The story is told through the eyes of Tsugumi’s cousin, Maria Sharigawa. Maria’s mother is a mistress of a man in Tokyo, she and her mother stay with the Maria’s mother’s younger sister Masako family and work for them in the Yamamoto Inn, a seaside resort in Japan. Masako has two children, Tsugumi and Yuko. Tsugumi is frail and always made to believe that she will die young. Her family, Dad Tadushi, Mom Masako and Sister Yuko, prepared for the worse and as a result everyone spoiled her and succumbed to all her whims and fancies. 

For most of the growing up years, Maria grew up with Tsugumi at the seaside.

The same as Yuko they put up with Tsugumi’s insolent behaviour. I think Tsugumi is a refreshing change for the usual goodie main characters. She is selfish and malicious, she is rude, she swears, she belittles everyone, she’s really quite a despicable girl, depending how you see it. Yet Maria and Yuko find so many ways to justify their love for Tsugumi and how her presence makes their lives a little bit more colourful and interesting.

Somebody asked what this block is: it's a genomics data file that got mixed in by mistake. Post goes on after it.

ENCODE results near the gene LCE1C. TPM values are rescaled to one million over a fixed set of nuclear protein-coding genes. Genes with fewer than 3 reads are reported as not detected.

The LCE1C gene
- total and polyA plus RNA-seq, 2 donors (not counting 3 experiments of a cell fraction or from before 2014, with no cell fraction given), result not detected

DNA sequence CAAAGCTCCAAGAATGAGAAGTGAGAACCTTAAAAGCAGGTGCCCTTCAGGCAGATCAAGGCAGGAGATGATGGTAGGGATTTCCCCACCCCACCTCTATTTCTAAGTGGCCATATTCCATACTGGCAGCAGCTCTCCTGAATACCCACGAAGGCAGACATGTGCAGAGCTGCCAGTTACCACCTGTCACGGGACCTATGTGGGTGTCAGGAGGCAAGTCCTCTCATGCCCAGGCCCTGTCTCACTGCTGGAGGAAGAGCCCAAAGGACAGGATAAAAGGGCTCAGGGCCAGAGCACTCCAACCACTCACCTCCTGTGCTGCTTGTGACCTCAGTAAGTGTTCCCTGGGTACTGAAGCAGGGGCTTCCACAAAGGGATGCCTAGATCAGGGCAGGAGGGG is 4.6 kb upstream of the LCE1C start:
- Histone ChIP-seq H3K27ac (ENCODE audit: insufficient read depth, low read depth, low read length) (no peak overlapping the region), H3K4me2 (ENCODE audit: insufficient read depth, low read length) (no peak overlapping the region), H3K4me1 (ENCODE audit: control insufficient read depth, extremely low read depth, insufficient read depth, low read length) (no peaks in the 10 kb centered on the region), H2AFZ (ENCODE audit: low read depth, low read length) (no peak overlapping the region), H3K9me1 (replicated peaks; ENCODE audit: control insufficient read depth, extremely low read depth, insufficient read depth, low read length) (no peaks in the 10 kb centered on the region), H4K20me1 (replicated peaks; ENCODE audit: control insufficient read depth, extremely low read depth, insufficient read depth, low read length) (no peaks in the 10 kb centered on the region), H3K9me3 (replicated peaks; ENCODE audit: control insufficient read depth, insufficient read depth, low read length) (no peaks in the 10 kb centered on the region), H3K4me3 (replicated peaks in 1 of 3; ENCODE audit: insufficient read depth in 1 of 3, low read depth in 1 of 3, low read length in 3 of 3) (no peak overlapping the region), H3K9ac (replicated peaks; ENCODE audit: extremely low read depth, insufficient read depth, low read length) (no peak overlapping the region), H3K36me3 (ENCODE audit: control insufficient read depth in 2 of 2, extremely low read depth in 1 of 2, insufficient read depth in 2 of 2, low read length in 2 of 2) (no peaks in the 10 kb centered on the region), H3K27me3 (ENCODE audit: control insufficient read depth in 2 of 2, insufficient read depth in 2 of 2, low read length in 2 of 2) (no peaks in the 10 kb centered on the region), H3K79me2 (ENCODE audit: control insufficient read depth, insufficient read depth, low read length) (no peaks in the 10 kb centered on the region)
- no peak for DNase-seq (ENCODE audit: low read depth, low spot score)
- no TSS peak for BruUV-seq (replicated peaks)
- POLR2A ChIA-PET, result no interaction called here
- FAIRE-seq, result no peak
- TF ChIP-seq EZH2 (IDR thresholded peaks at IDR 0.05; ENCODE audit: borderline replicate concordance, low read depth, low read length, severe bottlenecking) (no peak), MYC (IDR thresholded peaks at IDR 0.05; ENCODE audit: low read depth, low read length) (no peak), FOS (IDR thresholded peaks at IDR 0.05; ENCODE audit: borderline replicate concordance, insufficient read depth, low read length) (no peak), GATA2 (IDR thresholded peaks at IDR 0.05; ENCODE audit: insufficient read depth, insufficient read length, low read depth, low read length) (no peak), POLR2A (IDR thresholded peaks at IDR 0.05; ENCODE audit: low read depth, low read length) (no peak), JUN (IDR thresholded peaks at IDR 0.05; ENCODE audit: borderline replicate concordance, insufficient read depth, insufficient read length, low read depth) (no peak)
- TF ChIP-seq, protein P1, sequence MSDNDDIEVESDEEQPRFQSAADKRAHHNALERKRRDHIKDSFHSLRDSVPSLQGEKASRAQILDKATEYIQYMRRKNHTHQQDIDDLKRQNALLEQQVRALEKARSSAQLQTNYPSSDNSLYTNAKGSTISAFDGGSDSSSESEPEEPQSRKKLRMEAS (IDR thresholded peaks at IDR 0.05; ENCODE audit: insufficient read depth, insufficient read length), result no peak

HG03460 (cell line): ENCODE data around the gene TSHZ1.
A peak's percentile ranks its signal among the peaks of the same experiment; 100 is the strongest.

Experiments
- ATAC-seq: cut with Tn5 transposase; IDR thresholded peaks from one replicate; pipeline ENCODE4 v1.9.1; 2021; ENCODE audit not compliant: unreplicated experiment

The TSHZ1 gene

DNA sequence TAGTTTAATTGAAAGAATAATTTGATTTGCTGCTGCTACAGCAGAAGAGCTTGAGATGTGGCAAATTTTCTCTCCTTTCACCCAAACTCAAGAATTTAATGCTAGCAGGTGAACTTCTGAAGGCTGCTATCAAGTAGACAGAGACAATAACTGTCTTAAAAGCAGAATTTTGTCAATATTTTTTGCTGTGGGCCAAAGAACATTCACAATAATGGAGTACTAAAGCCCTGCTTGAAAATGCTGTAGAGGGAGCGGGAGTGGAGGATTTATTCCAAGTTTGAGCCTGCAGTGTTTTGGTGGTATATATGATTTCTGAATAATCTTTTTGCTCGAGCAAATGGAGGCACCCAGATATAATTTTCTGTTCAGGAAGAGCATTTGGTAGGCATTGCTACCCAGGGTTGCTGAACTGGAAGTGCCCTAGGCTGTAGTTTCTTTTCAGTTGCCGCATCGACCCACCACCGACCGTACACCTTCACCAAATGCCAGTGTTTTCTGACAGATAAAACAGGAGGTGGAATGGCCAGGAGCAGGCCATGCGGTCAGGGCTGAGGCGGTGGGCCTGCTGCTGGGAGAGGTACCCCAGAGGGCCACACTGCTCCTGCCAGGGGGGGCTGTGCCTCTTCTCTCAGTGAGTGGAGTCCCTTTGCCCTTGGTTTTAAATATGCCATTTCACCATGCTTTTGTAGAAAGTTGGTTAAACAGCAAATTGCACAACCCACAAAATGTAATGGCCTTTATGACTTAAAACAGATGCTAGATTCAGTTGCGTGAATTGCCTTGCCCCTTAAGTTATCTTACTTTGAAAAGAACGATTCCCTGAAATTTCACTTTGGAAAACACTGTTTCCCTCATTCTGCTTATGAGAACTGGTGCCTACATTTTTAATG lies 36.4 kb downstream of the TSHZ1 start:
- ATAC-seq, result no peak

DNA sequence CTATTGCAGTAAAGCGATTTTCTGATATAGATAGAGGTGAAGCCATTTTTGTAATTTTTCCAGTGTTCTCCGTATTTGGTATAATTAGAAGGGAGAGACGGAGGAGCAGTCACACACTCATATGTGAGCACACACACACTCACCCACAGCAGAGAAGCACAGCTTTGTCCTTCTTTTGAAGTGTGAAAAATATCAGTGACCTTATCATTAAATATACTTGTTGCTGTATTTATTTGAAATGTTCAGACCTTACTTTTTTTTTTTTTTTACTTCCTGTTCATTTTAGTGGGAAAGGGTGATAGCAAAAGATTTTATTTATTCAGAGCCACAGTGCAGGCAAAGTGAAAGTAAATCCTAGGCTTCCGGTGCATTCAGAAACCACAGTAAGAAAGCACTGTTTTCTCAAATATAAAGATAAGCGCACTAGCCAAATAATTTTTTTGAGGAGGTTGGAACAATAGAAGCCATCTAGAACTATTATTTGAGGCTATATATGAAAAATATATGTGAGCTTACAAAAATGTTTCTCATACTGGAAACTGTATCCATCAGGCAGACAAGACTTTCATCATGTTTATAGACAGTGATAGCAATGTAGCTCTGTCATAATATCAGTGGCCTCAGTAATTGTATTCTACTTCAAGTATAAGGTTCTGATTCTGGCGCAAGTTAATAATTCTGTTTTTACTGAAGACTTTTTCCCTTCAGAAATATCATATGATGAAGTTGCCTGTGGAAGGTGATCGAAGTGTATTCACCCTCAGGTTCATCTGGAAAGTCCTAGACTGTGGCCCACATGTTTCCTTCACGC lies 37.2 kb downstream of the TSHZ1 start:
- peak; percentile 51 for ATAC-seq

“I just notice that my thoughts have started linking up with all these amazingly big issues. Life death, stuff like that. And it’s not because she’s so frail, either. It’s just that when I look into her eyes, or when I look at the way she lives her life, for some reason I start feeling sort of solemn”. – Kyoichi  

 I knew exactly what he meant. Tsugumi’s very presence linked us to something huge.    

Now Maria’s father is finally able to bring Maria and her mother to Tokyo. Maria is enrolled in University, moved out of the seaside town and into the big city. She was invited back to the seaside town by Tsugumi to spend the last summer by the sea before Tusgumi’s family sell off the inn. Maria has to deal with the changes in Tsugumi as she found love for the first time, in the form of Kyoichi Takeuchi, and deal with the possibility of losing her to her poor health. 

One of my favourite passage in the book is this:  

Being able to go anywhere isn’t the point. Hey, it’s nice here, too. You can wander around in your sandals, wander around in your bathing suit, and you’ve got the guts – even if you were to end up spending your entire life here you’d get to see more than all these bozos who make trips around the world. That’s the sort of feeling I get from you.